Sean Dyche would have no qualms about welcoming the potential pitfalls of Europa League football.
Burnley are now red-hot favourites to claim seventh spot in the Premier League after beating their nearest rivals Leicester 2-1 at Turf Moor to open up a nine-point gap with only five games left.
Provided Southampton do not pull off a highly unlikely FA Cup triumph, seventh will be enough to secure European football, something Burnley have not experienced for more than 50 years.
Dyche’s remarkable success has been built on a small, tight squad and meticulous preparation, things that would be severely tested by the Europa League.
But Dyche said: “How can there be a negative? Five-and-a-half years ago we were 16th in the Championship. It’s impossible for there to be a negative.
“For Burnley Football Club even to be spoken about, it’s a long, long way from where we were, it’s a long, long way from where we were at the end of last season. We’ll see where it goes. We’re in very good shape.”
Burnley could not have made a better start to such an important game, going two up inside nine minutes through former Leicester striker Chris Wood and defender Kevin Long.
The remaining 80 minutes were much trickier, with Leicester having 15 shots in total to Burnley’s eight and more than 60 per cent possession, but all they had to show for it was Jamie Vardy’s 72nd-minute consolation.
“We’ve had to work for everything today,” said Dyche, whose side made it five consecutive top-flight wins for the first time since 1968.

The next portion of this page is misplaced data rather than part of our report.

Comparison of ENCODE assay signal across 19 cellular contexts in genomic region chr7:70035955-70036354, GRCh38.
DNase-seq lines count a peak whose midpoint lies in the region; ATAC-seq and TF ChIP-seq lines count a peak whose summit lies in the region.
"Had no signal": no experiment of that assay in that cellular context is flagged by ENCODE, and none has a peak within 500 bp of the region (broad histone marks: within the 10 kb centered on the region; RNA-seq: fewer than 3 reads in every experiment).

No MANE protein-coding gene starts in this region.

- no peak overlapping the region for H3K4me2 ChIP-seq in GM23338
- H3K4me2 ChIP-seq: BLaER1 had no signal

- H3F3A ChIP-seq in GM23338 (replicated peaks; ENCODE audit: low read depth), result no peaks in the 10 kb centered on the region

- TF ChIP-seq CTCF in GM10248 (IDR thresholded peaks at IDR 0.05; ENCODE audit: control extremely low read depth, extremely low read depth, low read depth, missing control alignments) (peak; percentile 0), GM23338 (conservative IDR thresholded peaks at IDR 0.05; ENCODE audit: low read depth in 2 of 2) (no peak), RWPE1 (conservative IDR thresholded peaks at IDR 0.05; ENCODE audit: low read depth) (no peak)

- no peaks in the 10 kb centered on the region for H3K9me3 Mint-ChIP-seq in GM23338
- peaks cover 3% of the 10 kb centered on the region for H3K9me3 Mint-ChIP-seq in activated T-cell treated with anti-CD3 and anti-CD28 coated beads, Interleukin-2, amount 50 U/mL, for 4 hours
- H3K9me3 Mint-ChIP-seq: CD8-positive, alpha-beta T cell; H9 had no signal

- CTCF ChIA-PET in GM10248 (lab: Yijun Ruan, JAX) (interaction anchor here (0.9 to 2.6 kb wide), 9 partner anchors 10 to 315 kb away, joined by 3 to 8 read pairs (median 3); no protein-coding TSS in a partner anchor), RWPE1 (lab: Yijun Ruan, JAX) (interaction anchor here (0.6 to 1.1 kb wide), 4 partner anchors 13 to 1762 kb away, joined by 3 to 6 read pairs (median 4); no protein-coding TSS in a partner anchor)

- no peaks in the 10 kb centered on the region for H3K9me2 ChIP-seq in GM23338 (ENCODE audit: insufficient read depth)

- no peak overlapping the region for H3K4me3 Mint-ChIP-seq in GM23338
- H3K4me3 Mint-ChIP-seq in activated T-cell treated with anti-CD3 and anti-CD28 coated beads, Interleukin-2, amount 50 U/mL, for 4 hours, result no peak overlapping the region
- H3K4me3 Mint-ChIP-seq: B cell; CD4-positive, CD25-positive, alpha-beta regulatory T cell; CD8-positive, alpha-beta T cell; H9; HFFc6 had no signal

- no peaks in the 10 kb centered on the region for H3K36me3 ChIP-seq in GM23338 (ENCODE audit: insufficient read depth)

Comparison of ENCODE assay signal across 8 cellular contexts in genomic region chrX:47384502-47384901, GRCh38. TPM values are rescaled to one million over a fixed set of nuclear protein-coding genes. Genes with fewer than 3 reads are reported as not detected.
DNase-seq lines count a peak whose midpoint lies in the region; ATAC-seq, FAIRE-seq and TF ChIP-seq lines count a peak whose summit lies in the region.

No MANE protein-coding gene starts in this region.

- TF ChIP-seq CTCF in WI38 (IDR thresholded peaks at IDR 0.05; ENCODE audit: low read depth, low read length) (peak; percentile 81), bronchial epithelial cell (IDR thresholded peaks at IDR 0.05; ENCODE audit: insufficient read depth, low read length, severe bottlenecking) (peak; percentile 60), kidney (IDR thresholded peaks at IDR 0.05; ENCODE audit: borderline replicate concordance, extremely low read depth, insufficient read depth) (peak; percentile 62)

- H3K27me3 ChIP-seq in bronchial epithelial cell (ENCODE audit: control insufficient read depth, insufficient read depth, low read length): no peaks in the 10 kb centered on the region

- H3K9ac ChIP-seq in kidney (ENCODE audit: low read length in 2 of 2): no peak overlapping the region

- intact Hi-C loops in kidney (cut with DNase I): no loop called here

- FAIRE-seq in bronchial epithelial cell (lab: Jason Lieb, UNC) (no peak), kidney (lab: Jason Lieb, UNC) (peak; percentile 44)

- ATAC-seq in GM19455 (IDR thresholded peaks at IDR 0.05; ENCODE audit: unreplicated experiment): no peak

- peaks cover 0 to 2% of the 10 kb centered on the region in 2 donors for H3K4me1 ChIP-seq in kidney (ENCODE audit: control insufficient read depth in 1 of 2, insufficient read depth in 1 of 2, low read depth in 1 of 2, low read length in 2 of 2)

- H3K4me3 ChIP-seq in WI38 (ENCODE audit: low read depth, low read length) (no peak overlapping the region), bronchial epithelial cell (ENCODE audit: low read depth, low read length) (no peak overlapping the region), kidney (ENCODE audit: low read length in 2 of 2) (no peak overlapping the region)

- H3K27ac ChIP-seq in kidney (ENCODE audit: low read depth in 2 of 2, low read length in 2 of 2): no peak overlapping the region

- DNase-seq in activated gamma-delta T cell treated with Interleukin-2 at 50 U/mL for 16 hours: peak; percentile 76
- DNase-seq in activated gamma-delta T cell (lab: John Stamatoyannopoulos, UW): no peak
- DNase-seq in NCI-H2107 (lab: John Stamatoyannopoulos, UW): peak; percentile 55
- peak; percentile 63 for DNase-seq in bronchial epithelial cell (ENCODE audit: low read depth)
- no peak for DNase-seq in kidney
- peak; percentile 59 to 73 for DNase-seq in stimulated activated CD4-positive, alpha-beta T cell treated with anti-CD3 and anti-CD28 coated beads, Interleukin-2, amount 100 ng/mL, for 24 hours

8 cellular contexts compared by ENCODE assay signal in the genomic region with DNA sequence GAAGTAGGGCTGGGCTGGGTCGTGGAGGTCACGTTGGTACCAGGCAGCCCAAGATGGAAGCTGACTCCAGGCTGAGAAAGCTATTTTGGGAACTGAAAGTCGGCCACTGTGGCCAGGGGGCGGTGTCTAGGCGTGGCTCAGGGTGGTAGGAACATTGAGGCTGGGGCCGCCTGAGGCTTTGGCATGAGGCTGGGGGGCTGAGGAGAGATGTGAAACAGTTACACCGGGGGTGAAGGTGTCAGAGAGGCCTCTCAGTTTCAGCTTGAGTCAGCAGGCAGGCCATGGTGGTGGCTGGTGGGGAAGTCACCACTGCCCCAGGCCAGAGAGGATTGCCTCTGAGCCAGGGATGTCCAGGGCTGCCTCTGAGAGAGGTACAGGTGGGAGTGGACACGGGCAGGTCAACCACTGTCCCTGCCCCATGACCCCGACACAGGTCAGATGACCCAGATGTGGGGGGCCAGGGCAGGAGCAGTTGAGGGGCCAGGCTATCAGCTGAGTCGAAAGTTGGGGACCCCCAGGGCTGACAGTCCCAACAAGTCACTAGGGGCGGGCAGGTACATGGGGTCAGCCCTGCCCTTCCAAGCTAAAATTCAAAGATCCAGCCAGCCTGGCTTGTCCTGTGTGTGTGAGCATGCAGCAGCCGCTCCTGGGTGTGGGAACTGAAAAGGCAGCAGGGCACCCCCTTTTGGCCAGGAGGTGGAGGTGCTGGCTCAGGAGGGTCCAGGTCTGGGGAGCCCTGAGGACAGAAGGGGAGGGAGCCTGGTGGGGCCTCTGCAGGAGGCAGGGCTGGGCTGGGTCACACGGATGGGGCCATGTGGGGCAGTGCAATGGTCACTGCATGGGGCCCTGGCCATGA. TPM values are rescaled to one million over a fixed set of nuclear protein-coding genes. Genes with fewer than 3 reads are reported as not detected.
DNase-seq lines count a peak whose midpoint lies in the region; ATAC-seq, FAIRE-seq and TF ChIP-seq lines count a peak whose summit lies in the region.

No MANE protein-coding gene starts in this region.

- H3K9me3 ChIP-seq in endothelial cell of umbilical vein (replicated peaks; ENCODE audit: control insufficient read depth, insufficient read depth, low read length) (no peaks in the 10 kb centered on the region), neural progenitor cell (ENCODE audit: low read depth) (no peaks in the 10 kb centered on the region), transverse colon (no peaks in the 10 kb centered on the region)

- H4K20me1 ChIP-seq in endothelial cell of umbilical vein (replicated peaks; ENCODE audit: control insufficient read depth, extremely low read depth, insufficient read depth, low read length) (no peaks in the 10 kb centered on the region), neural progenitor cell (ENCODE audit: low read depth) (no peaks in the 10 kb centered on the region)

“I thought (we had) a very fast start, a pretty decent first half, and then second half we started well, but 2-0 is a funny scoreline, especially at this stage of the season. They’ve got nothing to lose and they played like that.
“Credit to Leicester, the last half-an-hour if not more they were excellent. It’s very difficult to get five wins on the trot so I’m very pleased overall.”
Both managers had quibbles with referee Martin Atkinson, who turned down two Burnley penalty appeals in a matter of moments in the second half.
It is now a year since the Clarets were awarded a spot-kick, and Dyche said: “It’s impossible, or at least improbable in modern football. I’m not going to go there, there’s no point. It might be like in Comedy Capers, where they pull a club out and bang them on the head, and then we might get one.”
Leicester boss Claude Puel, meanwhile, felt Ashley Barnes should have been shown red rather than yellow for a challenge on Kasper Schmeichel that meant the goalkeeper had to be replaced.
“I think maybe the player deserved another colour of card, but I hope we can have Kasper for the next game,” he said.
Puel admitted his side’s hopes of European football are now hanging by a thread but was happy with the response to their poor start.
“I think it will be, I don’t say a miracle, but they (Burnley) are in a good position of course now,” he said. “I think except the first 10 minutes it was a good performance. It was crazy to have all the chances and to finish with one goal.
“At the beginning we made things easy for the opposition. I was surprised because there was good concentration before the game and to concede these two goals so quickly, it was difficult to accept. For me it’s not a fair result but I would like to send all my congratulations to Sean and his squad.”